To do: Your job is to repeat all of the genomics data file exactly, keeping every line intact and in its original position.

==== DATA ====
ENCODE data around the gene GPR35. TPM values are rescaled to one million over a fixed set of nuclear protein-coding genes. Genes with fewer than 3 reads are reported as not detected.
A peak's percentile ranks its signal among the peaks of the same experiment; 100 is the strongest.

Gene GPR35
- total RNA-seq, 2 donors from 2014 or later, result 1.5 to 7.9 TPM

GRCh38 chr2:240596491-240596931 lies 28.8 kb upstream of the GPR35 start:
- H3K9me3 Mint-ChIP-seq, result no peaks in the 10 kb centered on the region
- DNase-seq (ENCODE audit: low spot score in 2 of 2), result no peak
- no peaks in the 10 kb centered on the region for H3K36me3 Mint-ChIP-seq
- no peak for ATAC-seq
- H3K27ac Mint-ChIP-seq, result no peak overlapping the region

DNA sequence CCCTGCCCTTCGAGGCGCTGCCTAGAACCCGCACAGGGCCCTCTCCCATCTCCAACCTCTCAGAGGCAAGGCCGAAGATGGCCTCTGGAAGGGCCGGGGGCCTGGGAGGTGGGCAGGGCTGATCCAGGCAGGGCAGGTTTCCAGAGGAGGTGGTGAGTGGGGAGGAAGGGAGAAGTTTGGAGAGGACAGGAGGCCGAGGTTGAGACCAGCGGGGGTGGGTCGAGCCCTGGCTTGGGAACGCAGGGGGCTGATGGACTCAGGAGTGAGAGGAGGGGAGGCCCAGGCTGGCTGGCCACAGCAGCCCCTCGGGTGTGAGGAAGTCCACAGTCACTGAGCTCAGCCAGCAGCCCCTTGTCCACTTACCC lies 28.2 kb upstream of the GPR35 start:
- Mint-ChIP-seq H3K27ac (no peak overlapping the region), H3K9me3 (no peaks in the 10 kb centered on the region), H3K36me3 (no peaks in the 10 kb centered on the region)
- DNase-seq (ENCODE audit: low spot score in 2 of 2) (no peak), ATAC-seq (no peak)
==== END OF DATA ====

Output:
ENCODE data around the gene GPR35. TPM values are rescaled to one million over a fixed set of nuclear protein-coding genes. Genes with fewer than 3 reads are reported as not detected.
A peak's percentile ranks its signal among the peaks of the same experiment; 100 is the strongest.

Gene GPR35
- total RNA-seq, 2 donors from 2014 or later, result 1.5 to 7.9 TPM

GRCh38 chr2:240596491-240596931 lies 28.8 kb upstream of the GPR35 start:
- H3K9me3 Mint-ChIP-seq, result no peaks in the 10 kb centered on the region
- DNase-seq (ENCODE audit: low spot score in 2 of 2), result no peak
- no peaks in the 10 kb centered on the region for H3K36me3 Mint-ChIP-seq
- no peak for ATAC-seq
- H3K27ac Mint-ChIP-seq, result no peak overlapping the region

DNA sequence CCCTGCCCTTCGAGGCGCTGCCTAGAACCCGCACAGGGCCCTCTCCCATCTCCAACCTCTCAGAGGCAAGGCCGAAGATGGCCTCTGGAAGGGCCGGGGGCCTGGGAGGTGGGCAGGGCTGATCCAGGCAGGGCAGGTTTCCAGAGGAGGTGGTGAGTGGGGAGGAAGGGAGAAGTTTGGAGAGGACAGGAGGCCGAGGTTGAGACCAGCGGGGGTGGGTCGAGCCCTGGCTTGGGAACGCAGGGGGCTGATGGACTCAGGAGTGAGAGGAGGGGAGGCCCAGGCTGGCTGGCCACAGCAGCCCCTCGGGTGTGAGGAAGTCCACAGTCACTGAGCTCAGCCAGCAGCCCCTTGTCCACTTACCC lies 28.2 kb upstream of the GPR35 start:
- Mint-ChIP-seq H3K27ac (no peak overlapping the region), H3K9me3 (no peaks in the 10 kb centered on the region), H3K36me3 (no peaks in the 10 kb centered on the region)
- DNase-seq (ENCODE audit: low spot score in 2 of 2) (no peak), ATAC-seq (no peak)